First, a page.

I had a similar adventure taking photographs of the bridges in Monroe County. Clint and I took pictures of covered bridges in a county named after a President and both counties started with the letter “M.” That’s about as far as the similarities go.
I’m not a professional photographer, which my photos can easily prove. I also failed to have a romantic interlude with any of the local married women. First, I don’t think my wife, who was with me at the time, would have thought it was romantic. Secondly, I don’t look like Clint Eastwood.
Still, the bridges are well-worth seeing and they have interesting stories behind them, which you can read more about on www.MonroeCo.WVyourWay.com. The Laurel Creek Bridge is the smallest remaining covered bridge in West Virginia. The bridge is also still in use, so you can drive across it.
The Indian Creek Covered Bridge was built by two teenagers in the early 1900’s. Pause and let that sink in for a moment. I was a teenager four decades ago and I can’t say that I ever came across any teenagers in all the decades between that could have built a covered bridge. That’s a pretty cool accomplishment. (That’s a little 70’s lingo to prove how old I am.)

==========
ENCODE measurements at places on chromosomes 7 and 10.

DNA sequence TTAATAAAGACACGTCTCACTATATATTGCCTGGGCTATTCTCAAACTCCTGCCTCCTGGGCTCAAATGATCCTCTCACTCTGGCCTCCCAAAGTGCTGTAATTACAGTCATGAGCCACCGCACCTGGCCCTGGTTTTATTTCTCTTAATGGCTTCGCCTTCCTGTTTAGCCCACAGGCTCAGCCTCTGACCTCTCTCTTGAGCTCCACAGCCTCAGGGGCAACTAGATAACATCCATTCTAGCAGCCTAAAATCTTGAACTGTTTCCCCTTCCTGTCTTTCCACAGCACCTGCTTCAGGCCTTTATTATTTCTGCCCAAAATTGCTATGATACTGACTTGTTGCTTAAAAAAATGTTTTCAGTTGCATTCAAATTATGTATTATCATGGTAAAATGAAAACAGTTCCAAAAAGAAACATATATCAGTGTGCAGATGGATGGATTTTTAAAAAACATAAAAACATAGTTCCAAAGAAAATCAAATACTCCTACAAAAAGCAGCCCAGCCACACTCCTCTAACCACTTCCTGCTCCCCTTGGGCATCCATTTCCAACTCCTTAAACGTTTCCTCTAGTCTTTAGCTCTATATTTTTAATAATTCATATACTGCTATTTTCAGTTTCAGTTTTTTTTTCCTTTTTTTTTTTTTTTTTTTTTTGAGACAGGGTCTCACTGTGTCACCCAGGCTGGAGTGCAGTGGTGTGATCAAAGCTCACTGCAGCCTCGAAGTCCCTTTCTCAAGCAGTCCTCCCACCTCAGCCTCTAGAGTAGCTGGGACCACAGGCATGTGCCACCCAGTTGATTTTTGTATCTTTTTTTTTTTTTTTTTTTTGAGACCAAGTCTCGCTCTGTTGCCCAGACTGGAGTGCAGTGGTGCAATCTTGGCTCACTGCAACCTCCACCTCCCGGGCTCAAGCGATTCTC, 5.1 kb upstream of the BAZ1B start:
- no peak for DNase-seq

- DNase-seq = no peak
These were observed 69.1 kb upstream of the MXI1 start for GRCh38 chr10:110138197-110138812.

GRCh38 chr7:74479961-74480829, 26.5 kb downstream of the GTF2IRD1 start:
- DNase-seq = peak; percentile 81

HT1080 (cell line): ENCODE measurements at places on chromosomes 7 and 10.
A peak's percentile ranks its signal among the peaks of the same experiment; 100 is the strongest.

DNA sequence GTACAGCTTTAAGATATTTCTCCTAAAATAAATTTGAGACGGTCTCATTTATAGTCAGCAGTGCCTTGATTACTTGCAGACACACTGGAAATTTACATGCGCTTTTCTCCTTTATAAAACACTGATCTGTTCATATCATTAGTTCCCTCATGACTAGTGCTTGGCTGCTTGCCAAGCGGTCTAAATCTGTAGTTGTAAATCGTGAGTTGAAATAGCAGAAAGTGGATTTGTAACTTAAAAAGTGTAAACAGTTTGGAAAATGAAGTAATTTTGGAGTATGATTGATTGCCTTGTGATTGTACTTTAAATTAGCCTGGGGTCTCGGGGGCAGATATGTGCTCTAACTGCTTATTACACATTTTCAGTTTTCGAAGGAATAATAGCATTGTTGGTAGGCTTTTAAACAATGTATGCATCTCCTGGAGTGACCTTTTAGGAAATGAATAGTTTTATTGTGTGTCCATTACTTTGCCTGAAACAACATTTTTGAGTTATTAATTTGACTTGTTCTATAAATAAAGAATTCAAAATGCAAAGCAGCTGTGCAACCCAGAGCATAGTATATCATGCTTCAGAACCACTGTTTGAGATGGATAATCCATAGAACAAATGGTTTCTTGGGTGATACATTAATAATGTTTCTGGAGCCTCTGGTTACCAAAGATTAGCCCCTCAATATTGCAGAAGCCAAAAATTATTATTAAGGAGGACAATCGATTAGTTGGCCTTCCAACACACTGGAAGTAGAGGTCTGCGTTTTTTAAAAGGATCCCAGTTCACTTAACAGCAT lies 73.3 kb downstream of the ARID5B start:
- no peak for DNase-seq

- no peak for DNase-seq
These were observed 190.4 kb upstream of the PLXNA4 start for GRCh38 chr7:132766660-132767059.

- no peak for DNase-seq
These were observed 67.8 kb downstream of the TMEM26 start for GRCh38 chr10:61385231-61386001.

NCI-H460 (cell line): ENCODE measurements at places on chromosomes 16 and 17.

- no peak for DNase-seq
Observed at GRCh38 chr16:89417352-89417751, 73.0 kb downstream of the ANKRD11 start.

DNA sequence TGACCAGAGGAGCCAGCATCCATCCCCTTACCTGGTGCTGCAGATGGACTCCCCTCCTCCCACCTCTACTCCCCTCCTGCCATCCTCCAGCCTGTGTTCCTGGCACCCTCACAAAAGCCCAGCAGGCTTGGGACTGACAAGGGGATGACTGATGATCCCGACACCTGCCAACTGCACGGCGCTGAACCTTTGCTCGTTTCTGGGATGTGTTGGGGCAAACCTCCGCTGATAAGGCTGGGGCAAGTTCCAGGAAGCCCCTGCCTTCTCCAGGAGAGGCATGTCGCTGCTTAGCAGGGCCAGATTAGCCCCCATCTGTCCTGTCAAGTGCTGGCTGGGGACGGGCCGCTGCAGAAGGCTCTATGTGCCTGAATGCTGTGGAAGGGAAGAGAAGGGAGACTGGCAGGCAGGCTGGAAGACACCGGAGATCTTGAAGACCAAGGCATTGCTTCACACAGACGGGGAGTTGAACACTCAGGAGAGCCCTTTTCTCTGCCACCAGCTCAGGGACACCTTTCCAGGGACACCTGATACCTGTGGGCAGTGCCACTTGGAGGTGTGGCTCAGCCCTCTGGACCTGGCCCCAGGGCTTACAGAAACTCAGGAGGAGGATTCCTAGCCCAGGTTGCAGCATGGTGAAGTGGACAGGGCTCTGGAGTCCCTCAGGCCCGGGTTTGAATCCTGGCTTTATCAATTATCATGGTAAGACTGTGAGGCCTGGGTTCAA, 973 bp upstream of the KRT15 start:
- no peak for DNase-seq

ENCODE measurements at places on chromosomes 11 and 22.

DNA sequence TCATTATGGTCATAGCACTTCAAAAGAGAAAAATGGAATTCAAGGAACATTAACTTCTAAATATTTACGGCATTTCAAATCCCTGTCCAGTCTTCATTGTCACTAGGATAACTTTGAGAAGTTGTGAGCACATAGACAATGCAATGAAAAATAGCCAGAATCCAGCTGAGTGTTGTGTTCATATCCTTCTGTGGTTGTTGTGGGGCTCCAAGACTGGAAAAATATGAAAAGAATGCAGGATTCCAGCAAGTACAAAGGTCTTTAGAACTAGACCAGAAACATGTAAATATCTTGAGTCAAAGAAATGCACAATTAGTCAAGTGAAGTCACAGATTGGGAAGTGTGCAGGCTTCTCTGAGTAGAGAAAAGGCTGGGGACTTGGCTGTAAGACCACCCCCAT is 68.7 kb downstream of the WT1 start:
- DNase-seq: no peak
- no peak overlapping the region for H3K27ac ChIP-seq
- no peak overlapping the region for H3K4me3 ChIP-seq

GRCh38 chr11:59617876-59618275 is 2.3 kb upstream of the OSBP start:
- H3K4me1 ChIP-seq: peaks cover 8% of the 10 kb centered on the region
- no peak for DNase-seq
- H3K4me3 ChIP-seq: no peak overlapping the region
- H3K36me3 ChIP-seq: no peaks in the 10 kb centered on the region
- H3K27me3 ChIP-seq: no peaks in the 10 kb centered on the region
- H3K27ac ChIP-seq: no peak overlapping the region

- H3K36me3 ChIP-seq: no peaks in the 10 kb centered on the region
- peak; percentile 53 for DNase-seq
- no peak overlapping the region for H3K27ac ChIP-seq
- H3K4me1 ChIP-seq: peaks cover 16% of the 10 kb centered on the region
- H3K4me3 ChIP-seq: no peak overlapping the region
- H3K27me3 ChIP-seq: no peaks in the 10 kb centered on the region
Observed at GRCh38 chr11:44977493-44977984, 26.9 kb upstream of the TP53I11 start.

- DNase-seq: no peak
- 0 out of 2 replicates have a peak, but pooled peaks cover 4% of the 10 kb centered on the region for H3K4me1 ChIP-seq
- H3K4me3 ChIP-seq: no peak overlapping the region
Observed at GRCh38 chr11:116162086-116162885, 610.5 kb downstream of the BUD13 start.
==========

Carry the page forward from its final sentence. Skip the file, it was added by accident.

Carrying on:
Oh, and as a disclaimer, I did not take the photos in this article of the bridges. They look way too nice; therefore, they could not have possibly been taken by me.
So go to www.MonroeCo.WVyourWay.com and click on the “Tourism” heading and then scroll down and check the “Covered Bridges” keyword. At the bottom of the page narrow your search to Monroe County and hit the “Search” button to find the bridges of Monroe County.
There is short term opportunity for this community to acquire the E.I. Terry Co property and preserve an important piece of our town’s history. By creating a non profit organization to purchase this property, preserving the structure, and developing it as an event center for public use, this piece of Peterstown’s history can remain a historic landmark in town.